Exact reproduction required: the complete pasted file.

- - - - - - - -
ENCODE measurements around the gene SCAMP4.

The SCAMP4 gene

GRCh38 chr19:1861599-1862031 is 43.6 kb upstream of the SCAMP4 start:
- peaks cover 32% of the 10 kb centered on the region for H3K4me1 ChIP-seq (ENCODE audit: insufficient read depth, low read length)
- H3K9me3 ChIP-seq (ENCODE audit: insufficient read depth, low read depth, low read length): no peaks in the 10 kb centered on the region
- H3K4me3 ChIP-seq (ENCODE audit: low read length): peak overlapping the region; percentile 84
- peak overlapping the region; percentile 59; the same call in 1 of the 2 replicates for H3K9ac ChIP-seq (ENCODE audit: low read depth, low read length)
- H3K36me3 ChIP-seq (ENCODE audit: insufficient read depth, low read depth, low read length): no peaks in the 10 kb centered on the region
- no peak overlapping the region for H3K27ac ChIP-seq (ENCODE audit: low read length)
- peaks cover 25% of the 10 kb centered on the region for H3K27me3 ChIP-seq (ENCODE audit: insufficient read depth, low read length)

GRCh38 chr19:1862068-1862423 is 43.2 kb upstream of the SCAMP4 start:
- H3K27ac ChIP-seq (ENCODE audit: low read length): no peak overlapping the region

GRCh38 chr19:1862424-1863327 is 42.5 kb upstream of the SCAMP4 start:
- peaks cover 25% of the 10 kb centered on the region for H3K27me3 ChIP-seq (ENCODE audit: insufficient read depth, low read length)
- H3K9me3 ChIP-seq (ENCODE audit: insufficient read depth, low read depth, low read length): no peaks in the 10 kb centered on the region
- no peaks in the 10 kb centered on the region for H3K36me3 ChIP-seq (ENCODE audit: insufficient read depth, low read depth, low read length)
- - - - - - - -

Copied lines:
ENCODE measurements around the gene SCAMP4.

The SCAMP4 gene

GRCh38 chr19:1861599-1862031 is 43.6 kb upstream of the SCAMP4 start:
- peaks cover 32% of the 10 kb centered on the region for H3K4me1 ChIP-seq (ENCODE audit: insufficient read depth, low read length)
- H3K9me3 ChIP-seq (ENCODE audit: insufficient read depth, low read depth, low read length): no peaks in the 10 kb centered on the region
- H3K4me3 ChIP-seq (ENCODE audit: low read length): peak overlapping the region; percentile 84
- peak overlapping the region; percentile 59; the same call in 1 of the 2 replicates for H3K9ac ChIP-seq (ENCODE audit: low read depth, low read length)
- H3K36me3 ChIP-seq (ENCODE audit: insufficient read depth, low read depth, low read length): no peaks in the 10 kb centered on the region
- no peak overlapping the region for H3K27ac ChIP-seq (ENCODE audit: low read length)
- peaks cover 25% of the 10 kb centered on the region for H3K27me3 ChIP-seq (ENCODE audit: insufficient read depth, low read length)

GRCh38 chr19:1862068-1862423 is 43.2 kb upstream of the SCAMP4 start:
- H3K27ac ChIP-seq (ENCODE audit: low read length): no peak overlapping the region

GRCh38 chr19:1862424-1863327 is 42.5 kb upstream of the SCAMP4 start:
- peaks cover 25% of the 10 kb centered on the region for H3K27me3 ChIP-seq (ENCODE audit: insufficient read depth, low read length)
- H3K9me3 ChIP-seq (ENCODE audit: insufficient read depth, low read depth, low read length): no peaks in the 10 kb centered on the region
- no peaks in the 10 kb centered on the region for H3K36me3 ChIP-seq (ENCODE audit: insufficient read depth, low read depth, low read length)